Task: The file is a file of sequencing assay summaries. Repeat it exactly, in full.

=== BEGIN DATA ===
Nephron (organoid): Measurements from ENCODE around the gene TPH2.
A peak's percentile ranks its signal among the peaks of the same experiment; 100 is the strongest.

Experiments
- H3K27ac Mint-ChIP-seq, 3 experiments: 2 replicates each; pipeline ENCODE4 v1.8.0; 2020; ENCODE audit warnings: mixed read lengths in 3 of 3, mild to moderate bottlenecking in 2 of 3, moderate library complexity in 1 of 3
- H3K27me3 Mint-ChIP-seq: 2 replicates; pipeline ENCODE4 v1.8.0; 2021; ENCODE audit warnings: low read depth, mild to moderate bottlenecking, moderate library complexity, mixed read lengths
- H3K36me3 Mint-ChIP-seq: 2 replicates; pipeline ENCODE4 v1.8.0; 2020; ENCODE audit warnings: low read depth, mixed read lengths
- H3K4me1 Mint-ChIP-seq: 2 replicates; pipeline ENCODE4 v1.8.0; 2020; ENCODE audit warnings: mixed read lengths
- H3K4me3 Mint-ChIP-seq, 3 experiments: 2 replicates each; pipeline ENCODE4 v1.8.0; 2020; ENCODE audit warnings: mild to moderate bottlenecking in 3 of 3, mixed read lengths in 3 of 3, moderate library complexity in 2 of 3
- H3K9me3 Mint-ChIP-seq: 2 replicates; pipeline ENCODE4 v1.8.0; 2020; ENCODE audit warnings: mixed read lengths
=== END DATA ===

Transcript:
Nephron (organoid): Measurements from ENCODE around the gene TPH2.
A peak's percentile ranks its signal among the peaks of the same experiment; 100 is the strongest.

Experiments
- H3K27ac Mint-ChIP-seq, 3 experiments: 2 replicates each; pipeline ENCODE4 v1.8.0; 2020; ENCODE audit warnings: mixed read lengths in 3 of 3, mild to moderate bottlenecking in 2 of 3, moderate library complexity in 1 of 3
- H3K27me3 Mint-ChIP-seq: 2 replicates; pipeline ENCODE4 v1.8.0; 2021; ENCODE audit warnings: low read depth, mild to moderate bottlenecking, moderate library complexity, mixed read lengths
- H3K36me3 Mint-ChIP-seq: 2 replicates; pipeline ENCODE4 v1.8.0; 2020; ENCODE audit warnings: low read depth, mixed read lengths
- H3K4me1 Mint-ChIP-seq: 2 replicates; pipeline ENCODE4 v1.8.0; 2020; ENCODE audit warnings: mixed read lengths
- H3K4me3 Mint-ChIP-seq, 3 experiments: 2 replicates each; pipeline ENCODE4 v1.8.0; 2020; ENCODE audit warnings: mild to moderate bottlenecking in 3 of 3, mixed read lengths in 3 of 3, moderate library complexity in 2 of 3
- H3K9me3 Mint-ChIP-seq: 2 replicates; pipeline ENCODE4 v1.8.0; 2020; ENCODE audit warnings: mixed read lengths